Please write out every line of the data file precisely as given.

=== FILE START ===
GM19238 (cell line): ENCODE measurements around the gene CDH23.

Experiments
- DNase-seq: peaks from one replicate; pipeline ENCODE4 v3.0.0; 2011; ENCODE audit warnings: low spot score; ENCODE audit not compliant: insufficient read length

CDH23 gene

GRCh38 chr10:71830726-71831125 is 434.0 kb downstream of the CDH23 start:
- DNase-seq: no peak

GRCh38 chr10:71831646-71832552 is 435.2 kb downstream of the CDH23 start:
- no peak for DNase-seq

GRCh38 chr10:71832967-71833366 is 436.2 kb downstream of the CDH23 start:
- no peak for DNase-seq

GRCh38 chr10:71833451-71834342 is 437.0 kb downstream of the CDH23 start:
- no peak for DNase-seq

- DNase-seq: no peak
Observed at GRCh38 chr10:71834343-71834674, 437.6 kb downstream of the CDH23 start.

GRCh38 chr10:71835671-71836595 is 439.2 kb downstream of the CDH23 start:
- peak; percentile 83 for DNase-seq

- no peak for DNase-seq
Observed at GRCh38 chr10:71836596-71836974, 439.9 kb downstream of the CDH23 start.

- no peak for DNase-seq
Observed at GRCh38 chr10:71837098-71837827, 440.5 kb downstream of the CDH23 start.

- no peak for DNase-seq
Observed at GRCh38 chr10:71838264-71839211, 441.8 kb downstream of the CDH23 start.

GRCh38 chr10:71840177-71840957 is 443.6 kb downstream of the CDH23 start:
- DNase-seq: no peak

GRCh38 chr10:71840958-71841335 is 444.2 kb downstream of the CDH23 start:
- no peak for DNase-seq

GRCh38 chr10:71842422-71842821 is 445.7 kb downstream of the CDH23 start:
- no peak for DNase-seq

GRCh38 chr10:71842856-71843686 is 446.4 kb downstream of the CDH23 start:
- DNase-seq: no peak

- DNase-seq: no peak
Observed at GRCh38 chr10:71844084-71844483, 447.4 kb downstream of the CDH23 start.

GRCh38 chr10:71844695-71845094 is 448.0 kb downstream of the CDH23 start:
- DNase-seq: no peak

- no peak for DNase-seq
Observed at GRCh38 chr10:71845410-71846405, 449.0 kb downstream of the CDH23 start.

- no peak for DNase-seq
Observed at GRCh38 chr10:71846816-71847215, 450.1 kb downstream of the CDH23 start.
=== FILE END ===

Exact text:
GM19238 (cell line): ENCODE measurements around the gene CDH23.

Experiments
- DNase-seq: peaks from one replicate; pipeline ENCODE4 v3.0.0; 2011; ENCODE audit warnings: low spot score; ENCODE audit not compliant: insufficient read length

CDH23 gene

GRCh38 chr10:71830726-71831125 is 434.0 kb downstream of the CDH23 start:
- DNase-seq: no peak

GRCh38 chr10:71831646-71832552 is 435.2 kb downstream of the CDH23 start:
- no peak for DNase-seq

GRCh38 chr10:71832967-71833366 is 436.2 kb downstream of the CDH23 start:
- no peak for DNase-seq

GRCh38 chr10:71833451-71834342 is 437.0 kb downstream of the CDH23 start:
- no peak for DNase-seq

- DNase-seq: no peak
Observed at GRCh38 chr10:71834343-71834674, 437.6 kb downstream of the CDH23 start.

GRCh38 chr10:71835671-71836595 is 439.2 kb downstream of the CDH23 start:
- peak; percentile 83 for DNase-seq

- no peak for DNase-seq
Observed at GRCh38 chr10:71836596-71836974, 439.9 kb downstream of the CDH23 start.

- no peak for DNase-seq
Observed at GRCh38 chr10:71837098-71837827, 440.5 kb downstream of the CDH23 start.

- no peak for DNase-seq
Observed at GRCh38 chr10:71838264-71839211, 441.8 kb downstream of the CDH23 start.

GRCh38 chr10:71840177-71840957 is 443.6 kb downstream of the CDH23 start:
- DNase-seq: no peak

GRCh38 chr10:71840958-71841335 is 444.2 kb downstream of the CDH23 start:
- no peak for DNase-seq

GRCh38 chr10:71842422-71842821 is 445.7 kb downstream of the CDH23 start:
- no peak for DNase-seq

GRCh38 chr10:71842856-71843686 is 446.4 kb downstream of the CDH23 start:
- DNase-seq: no peak

- DNase-seq: no peak
Observed at GRCh38 chr10:71844084-71844483, 447.4 kb downstream of the CDH23 start.

GRCh38 chr10:71844695-71845094 is 448.0 kb downstream of the CDH23 start:
- DNase-seq: no peak

- no peak for DNase-seq
Observed at GRCh38 chr10:71845410-71846405, 449.0 kb downstream of the CDH23 start.

- no peak for DNase-seq
Observed at GRCh38 chr10:71846816-71847215, 450.1 kb downstream of the CDH23 start.